Chickens is like the unfunny bastard child of Horrible Histories
In the week when Beyoncé dropped a cool £1,500 in her local Nando’s, Sky kept the poultry theme going with the premiere of Chickens, the “brand new World War I comedy” (yes, you read that right) from Inbetweeners stars Joe Thomas and Simon Bird plus their old Cantabs buddy Jonny Sweet.
Seriously: why was Sweet dressed as Captain Homer Jackson?
The jokes weren’t funny. The “humorous” graffiti daubed on the trio’s house wasn’t big or clever, and the anachronistic in-on-it nods to the audience — “It’s World War I you idiot” — were simply tedious.
Watch Horrible Histories instead. It’s much, much funnier.
The same night TVClaw watched the premiere of fellow Inbetweener Blake Harrison’s new show, Big Bad World.
It’s got a better cast and had a much more promising opener, but still hits some bum notes. (And not just the shock of seeing Caroline Quentin playing the mother of a bona fide grown up. Gary’s off making babies with the hot chick on Doc Martin, but Dorothy’s mother to a 35-year-0ld. Go figure.)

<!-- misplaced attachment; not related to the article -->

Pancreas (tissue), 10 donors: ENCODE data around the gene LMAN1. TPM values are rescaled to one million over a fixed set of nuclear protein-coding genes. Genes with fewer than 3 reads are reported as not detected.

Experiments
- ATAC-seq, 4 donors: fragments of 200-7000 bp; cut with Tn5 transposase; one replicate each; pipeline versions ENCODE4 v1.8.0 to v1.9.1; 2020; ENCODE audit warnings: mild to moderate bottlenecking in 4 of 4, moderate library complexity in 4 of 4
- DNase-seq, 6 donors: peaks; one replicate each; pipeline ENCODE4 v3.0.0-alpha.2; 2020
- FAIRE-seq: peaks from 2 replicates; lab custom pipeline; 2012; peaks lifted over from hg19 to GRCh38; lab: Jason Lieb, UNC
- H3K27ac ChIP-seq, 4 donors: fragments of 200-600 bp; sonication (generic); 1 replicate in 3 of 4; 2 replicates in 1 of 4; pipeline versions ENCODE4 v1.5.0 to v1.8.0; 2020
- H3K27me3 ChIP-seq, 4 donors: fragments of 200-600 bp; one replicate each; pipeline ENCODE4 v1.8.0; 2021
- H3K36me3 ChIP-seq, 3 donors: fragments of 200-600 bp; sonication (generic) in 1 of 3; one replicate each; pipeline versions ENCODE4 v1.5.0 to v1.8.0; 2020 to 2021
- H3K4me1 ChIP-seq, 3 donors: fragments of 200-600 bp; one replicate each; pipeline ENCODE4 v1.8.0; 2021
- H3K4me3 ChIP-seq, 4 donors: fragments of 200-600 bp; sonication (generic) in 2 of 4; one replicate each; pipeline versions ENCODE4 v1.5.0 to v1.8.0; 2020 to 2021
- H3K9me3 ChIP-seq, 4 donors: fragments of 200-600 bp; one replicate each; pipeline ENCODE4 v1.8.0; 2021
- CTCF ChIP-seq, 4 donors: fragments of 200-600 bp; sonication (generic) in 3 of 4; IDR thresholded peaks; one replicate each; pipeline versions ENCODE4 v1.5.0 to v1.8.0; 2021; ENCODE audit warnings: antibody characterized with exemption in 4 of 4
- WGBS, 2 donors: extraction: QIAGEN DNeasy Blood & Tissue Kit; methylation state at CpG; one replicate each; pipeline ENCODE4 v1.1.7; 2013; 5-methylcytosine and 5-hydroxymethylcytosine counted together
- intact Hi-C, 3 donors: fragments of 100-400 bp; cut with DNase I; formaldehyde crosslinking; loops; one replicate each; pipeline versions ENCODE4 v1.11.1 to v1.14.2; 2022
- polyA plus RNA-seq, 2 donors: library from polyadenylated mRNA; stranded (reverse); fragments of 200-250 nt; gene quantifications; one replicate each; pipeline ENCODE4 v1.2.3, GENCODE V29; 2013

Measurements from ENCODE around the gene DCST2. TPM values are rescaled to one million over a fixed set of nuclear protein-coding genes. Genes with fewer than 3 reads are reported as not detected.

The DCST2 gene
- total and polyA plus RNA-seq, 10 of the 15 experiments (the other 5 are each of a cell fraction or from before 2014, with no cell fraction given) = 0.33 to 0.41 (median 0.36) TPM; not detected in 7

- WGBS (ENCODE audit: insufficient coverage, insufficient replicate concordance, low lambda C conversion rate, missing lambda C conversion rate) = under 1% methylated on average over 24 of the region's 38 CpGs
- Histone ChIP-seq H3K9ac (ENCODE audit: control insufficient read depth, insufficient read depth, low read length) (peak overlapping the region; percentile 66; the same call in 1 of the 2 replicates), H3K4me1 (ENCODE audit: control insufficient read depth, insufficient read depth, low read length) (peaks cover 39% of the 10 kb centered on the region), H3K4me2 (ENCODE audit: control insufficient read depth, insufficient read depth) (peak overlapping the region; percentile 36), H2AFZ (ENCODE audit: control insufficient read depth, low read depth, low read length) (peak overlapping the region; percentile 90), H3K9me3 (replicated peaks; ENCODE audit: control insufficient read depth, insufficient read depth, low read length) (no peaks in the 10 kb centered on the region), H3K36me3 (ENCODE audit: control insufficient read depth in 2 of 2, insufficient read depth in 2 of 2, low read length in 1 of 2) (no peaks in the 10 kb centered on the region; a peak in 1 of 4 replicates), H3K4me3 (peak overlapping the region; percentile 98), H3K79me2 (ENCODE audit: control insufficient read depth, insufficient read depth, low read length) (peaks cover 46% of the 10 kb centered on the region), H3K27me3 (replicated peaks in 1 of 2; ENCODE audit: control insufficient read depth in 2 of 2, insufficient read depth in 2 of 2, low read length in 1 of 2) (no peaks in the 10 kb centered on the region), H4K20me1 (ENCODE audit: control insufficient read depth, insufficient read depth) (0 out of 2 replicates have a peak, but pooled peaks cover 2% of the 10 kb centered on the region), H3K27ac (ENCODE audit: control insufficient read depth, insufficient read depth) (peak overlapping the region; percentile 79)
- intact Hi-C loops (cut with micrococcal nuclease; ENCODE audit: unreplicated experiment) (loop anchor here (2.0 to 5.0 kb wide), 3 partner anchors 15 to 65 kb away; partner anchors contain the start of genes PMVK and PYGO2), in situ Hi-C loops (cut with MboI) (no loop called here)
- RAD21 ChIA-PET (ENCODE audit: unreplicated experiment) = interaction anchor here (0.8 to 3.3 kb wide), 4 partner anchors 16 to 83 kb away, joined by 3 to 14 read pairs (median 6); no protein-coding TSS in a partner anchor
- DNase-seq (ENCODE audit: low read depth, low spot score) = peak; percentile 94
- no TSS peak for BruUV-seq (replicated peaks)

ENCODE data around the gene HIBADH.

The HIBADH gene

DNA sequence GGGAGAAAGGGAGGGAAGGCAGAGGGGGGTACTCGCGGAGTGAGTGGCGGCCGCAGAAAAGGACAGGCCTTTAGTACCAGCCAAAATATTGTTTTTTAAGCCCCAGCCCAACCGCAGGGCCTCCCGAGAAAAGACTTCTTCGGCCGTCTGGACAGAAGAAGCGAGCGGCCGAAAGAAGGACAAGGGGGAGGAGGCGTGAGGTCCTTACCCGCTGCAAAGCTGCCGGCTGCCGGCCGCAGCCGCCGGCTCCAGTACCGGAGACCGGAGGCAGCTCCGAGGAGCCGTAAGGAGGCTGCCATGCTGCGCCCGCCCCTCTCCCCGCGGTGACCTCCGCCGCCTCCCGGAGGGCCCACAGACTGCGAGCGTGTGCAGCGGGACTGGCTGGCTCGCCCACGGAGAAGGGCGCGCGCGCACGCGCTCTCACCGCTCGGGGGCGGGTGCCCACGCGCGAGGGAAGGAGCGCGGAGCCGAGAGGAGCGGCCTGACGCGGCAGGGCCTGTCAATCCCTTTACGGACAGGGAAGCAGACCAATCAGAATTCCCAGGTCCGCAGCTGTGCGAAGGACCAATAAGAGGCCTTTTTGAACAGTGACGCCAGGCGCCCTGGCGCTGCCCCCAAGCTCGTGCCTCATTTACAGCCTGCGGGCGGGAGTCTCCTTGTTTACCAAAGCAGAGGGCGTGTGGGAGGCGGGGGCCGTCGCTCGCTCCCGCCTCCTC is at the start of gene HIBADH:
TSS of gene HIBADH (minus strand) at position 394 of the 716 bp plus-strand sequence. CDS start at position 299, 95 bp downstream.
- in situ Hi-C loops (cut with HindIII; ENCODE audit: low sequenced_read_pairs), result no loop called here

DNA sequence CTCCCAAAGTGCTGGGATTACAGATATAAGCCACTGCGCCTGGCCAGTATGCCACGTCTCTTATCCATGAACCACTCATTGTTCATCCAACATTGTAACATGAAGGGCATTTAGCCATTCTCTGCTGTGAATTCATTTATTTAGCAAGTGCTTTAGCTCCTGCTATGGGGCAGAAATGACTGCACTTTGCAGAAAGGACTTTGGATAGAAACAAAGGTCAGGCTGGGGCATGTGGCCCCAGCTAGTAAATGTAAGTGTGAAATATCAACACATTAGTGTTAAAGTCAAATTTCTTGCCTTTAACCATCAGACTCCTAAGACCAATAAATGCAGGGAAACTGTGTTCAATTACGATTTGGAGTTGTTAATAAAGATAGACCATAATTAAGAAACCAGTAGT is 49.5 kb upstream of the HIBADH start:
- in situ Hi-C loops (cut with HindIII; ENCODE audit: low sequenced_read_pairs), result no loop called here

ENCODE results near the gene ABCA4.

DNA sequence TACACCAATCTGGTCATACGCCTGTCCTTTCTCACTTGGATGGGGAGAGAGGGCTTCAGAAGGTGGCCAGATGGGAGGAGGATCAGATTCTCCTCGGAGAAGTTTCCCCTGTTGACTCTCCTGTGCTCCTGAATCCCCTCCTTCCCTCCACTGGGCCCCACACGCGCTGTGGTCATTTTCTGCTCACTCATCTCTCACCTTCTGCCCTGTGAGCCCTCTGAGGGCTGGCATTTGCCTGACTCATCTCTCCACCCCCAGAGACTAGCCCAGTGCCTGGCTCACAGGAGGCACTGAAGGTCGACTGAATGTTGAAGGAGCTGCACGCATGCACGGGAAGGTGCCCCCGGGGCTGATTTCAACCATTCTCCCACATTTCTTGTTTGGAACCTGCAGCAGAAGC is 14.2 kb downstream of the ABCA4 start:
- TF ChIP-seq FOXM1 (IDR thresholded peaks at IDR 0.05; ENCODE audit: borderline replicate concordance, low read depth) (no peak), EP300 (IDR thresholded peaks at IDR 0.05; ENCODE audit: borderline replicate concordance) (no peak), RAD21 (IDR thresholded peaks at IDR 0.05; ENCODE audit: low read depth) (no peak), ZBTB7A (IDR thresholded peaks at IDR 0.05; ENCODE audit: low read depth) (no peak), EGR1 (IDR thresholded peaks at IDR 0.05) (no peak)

Lots of TV shows — most famously Seinfeld — got off to clunky starts and low ratings, but gradually found their rhythm and voice. It all got us thinking: would Chickens and Big Bad World have benefited from being filmed in front of live studio audiences?
Lack of pace and poor timing from the actors is often minimised by hearing someone in the audience just getting the joke or groaning at how bad it is. Can you imagine The Young Ones or Black Adder without people cracking up in the background?
More importantly, if you’re performing crap jokes badly, in front of people who aren’t laughing, you know you have a problem to fix before the show airs.
The knowing, to-camera smiles and tics done so brilliantly in The Office don’t work for every show, so let’s stop pretending they do and bring back the audience.
It’s got to be cheaper than unleashing Bird et al. on the Cranford set and hoping for the best.